31

Male

47

0.5

21

17

35

Female

63

0.1

20

18

26

Male

108

0.2

12

Note: Hb:haemoglobin; ANC: absolute neutrophil count PLT: platelet

Table 2

Clinical data of follow-up patients

Case number

Time

Hb (g/L)

ANC (109/L)

PLT (109/L)

1

Before treatment

4 months after treatment

60

66

0.1

0.6

69

45

2

Before treatment

1 months after treatment

112

119

1.2

1.1

39

43

 

3 months after treatment

124

1.6

47

Real-time relative quantitative PCR for CD3γδεζ and FcεRIγ genes

Real-time PCR using the SYBR Green I method was used to examine the CD3γ, δ, ε, ζ and FcεRIγ gene expression levels using cDNA obtained from the PBMCs of the 18 patients. The primer sequences and PCR conditions have been previously described [20]. Briefly, the PCR reactions were performed in a total volume of 25 μl containing approximately 1 μl cDNA, 0.5 μM of each primer pair, and 11.25 μl 2.5 × RealMasterMix (Tiangen, Beijing). After an initial denaturation at 95°C for 2 min, 45 cycles consisting of the following procedure was performed using an MJ Research DNA Engine Opticon 2 PCR cycler (BIO-RAD, Hercules, CA, USA): 15 s at 95°C; 1 min at 58.9°C for β2M and CD3γ, 60°C for CD3ζ and FcεRIγ, 60.8°C for CD3δ, and 62°C for CD3ε; and 1 s at 82°C for plate reading. The 2(-ΔCT) method was used to analyze the results of the genes of interest relative to an internal control gene [21].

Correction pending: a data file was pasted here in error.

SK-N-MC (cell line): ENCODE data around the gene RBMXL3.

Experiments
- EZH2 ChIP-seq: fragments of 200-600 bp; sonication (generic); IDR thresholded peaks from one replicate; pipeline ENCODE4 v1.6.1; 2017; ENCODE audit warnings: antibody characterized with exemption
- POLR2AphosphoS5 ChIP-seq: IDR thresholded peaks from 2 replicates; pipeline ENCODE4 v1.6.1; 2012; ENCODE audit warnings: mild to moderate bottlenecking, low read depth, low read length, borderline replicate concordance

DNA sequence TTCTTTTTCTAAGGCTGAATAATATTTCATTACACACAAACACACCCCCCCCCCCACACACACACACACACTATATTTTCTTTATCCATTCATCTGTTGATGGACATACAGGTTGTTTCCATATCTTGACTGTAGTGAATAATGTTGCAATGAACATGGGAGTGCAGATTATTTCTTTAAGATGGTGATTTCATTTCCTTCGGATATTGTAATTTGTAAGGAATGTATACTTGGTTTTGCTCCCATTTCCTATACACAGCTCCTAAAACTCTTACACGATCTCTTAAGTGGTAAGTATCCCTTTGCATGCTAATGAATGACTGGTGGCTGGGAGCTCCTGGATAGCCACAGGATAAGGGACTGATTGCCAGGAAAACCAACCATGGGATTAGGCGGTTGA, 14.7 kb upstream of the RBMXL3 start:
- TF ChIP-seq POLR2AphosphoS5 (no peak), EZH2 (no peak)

Statistical analysis

An independent-samples t test was performed to compare the mean of each gene expression level between the patients with AA and the control groups. Pearson correlation and linear regression analyses were used to estimate the correlation between the CD3ζ and FcεRIγ gene expression levels from the different groups. A P < 0.05 was considered statistically significant.

Results and discussion

The gene expression levels of CD3γ, CD3δ, CD3ε, CD3ζ and FcεRIγ in cDNA obtained from the PBMCs of 18 patients with AA before treatment and 14 healthy individuals were quantitatively assessed by real-time PCR using the SYBR Green I method.

All five genes were detected in every sample. Significantly higher expression levels of CD3γ (17.84 ± 20.97, p = 0.015), CD3δ (3.24 ± 2.61, p = 0.002), CD3ε (15.73 ± 11.44, p = 0.000), and CD3ζ (5.65 ± 3.51, p = 0.000) were observed in patients with AA compared to the healthy controls (CD3γ (4.43 ± 2.67), CD3δ (1.02 ± 0.69), CD3ε (3.36 ± 2.09), and CD3ζ (1.83 ± 1.21) for the healthy controls; Figure 1). In contrast, significantly lower FcεRIγ expression levels (17.63 ± 9.95) were found in the AA group compared to the healthy group (30.55 ± 23.21, p = 0.041).
Figure 1

The relative gene expression levels of CD3γ, CD3δ, CD3ε, CD3ζ and FcεRIγ in PBMCs from the AA and healthy groups.